Did you know you can tell which season a cheese was made just by looking at its colour? We didn’t. Apparently, unless it is a commercial cheese that has been dyed, cheeses made by hand from spring and summer milk tend to be yellower than milk from winter and fall. This is because there are more nutrients in the grass in spring and summer. Interesting fact to know next time you want to impress a date by sounding sophisticated.
We attended a cheese workshop last week that taught us the basics to everything we needed to know about cheese, and we were baffled by just how little knowledge we had of this staple food that has become such an integral part of our lives.
Hosted by Mr François Bourgon, a cheese master hailing from France, who was cited as best craftsman in France in 2011 and Mr Jeremy Evrard, a passionate cheese expert and one of the owners of ON Dining and Upper Modern Bistro, we were educated on the basics to becoming an amateur cheese connoisseur through an interactive session with the cheese master and a tasting of various cheeses. The event was an initiative by CNIEL with the support of the European Union at ON Dining and focuses mainly on European cheese. This is a kick-start to a campaign named “Open your taste, enjoy European Cheese!” which will host a series of events to promote European cheese in Hong Kong.
We found the workshop super informative (please do more) and feel the world will benefit from it too. So here are some facts we found interesting and useful to know if you’re a cheese lover just like us:
Cheese should be removed from the refrigerator at least half an hour before serving.
Cheese should always be served at room temperature. Much like wine, their tastes and aromas are greatly diminished when they’re cold. Let it breathe, preferably for a full hour after being taken out of the refrigerator to allow the flavour and aroma to develop.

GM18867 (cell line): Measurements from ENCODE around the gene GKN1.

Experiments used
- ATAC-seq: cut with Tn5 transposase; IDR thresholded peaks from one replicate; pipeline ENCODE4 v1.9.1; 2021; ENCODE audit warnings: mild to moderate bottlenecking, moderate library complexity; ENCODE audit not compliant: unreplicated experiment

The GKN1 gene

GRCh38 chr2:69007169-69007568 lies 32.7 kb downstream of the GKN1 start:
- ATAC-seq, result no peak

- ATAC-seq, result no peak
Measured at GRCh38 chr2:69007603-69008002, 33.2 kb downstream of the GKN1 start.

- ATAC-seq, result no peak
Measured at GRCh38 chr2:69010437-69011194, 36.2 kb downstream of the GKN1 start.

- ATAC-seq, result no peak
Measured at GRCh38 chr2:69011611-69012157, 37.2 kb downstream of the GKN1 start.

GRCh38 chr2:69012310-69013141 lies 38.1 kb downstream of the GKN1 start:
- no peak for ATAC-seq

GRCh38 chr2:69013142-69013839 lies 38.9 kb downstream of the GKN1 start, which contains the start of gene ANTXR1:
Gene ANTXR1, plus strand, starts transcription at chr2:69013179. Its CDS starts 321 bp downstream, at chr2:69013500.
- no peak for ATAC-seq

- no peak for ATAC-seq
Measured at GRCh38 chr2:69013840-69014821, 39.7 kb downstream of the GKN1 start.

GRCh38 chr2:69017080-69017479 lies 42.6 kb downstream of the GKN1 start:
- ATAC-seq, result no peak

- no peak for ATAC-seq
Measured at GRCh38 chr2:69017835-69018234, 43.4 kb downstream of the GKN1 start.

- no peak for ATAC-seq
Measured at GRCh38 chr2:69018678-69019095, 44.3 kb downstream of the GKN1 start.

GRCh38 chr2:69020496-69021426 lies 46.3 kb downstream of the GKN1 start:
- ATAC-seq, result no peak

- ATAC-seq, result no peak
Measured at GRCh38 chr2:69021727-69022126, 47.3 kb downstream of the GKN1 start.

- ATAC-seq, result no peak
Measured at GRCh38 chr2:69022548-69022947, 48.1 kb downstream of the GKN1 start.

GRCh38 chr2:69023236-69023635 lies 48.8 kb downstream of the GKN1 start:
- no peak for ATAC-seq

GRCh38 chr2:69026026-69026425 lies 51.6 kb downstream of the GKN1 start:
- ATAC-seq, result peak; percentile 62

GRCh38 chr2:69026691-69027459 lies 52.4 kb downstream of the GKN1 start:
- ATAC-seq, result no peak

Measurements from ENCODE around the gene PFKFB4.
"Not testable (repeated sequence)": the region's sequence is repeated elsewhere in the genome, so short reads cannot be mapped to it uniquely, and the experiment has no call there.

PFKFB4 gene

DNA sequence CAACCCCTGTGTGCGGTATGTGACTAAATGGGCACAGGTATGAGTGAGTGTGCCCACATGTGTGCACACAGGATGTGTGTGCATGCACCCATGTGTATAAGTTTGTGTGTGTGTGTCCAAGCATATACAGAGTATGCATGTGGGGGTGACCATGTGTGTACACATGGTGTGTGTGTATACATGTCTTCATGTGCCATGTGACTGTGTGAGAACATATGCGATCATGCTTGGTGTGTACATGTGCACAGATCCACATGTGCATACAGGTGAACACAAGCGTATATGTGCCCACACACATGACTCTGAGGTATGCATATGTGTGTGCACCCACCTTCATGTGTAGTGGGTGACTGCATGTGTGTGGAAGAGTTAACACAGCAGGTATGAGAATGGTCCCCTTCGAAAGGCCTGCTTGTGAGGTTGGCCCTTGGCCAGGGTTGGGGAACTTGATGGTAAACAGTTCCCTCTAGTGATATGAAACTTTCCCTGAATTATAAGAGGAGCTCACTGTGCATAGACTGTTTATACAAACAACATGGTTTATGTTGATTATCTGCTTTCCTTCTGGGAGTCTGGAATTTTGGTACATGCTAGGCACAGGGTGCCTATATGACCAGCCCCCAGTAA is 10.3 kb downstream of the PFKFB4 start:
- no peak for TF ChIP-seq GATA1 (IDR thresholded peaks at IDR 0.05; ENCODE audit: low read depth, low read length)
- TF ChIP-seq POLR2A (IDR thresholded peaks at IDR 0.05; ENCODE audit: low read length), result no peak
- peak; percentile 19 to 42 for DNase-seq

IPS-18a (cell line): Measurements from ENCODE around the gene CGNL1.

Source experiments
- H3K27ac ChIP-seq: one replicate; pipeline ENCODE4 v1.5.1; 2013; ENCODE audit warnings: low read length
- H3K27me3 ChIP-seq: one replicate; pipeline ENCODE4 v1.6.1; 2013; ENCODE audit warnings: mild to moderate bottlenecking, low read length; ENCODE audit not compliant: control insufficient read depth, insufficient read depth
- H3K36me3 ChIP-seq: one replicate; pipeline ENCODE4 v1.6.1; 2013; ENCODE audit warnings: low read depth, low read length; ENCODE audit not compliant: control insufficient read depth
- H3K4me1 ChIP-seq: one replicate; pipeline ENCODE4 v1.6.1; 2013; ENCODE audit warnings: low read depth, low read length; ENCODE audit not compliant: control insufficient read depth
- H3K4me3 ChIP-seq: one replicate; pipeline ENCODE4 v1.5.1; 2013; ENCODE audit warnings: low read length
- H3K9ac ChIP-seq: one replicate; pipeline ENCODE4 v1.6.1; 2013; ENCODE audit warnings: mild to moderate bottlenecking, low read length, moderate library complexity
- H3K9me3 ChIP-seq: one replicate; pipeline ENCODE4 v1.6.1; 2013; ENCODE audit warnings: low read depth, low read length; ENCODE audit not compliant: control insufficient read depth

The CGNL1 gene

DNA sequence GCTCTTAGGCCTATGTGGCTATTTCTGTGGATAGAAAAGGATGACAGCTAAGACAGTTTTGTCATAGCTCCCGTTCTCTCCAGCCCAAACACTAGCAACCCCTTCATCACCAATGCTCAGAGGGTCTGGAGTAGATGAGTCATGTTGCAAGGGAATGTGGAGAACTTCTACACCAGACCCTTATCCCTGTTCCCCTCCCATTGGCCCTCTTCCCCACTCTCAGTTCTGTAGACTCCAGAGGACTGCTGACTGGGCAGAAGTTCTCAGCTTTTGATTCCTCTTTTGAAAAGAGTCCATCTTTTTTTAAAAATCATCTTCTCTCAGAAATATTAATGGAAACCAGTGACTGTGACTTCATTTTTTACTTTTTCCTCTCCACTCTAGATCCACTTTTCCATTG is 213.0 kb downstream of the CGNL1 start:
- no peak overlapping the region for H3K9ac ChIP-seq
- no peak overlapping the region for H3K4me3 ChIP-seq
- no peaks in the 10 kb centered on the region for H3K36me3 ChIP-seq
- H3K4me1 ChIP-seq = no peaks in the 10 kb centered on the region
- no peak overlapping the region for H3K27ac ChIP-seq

There are no absolute rules when it comes to pairing cheese with beverages.
A general rule of thumb you could follow is to pair mild-flavoured cheeses with light wine and strong-flavoured cheeses with full-flavoured wine. Anything from beer, cider, champagne to cognac and whisky and even tea can be amazing complements to cheeses too depending on preference.
Knowing how to slice cheese is important in the tasting process.
Round and square cheeses should be sliced into triangles, like tiny slices of pie. Cylindrical log-shaped cheeses are cut into round slices while small cheeses are simply split in half.
To properly store your cheese in order to keep it under optimal conditions is harder than you think.
Place your cheese in the refrigerator to prevent it from drying out, or alternatively if you want it to ripen, store it in the vegetable rack. Different cheeses should be wrapped separately to retain their taste and texture. If that’s not doable, pack cheeses according to their families. The original packaging is always the best, but if that’s unavailable, food cellophane paper or aluminum foil will work like a charm too.
Know your cheese jargon to sound like a pro.
- Rind: the outside shell (or crust) of the cheese, formed during the ripening process.
- Raw milk: milk whose temperature never exceeded that when collected from the cow, or never went beyond 40 degrees Celsius. Makes the most natural and tasty cheese (arguably) because flavour-rich enzymes are destroyed by heat when cooked.
- Thermised milk: milk heated to a temperature between 63 and 68 ° C for at least 15 seconds.
- Pasteurised milk: milk heated to a temperature of 72 ° C for at least 20 seconds. Safest milk to consume.
- Terroir: the region of agricultural production. Also used when describing the taste of the “land”, or the unique characteristics that are imparted from the cheese made in that particular area.
- Mold: microscopic fungi growing inside or on top of certain cheeses.
- Farmstead cheese: cheese made at the same farm where the milk was collected. Therefore they have more unique flavours owing to the terroir of the farm.
- Artisan cheese: cheese that may be made by mixing milk from multiple farms.
Check out more cheese related events they’re holding on their Facebook page.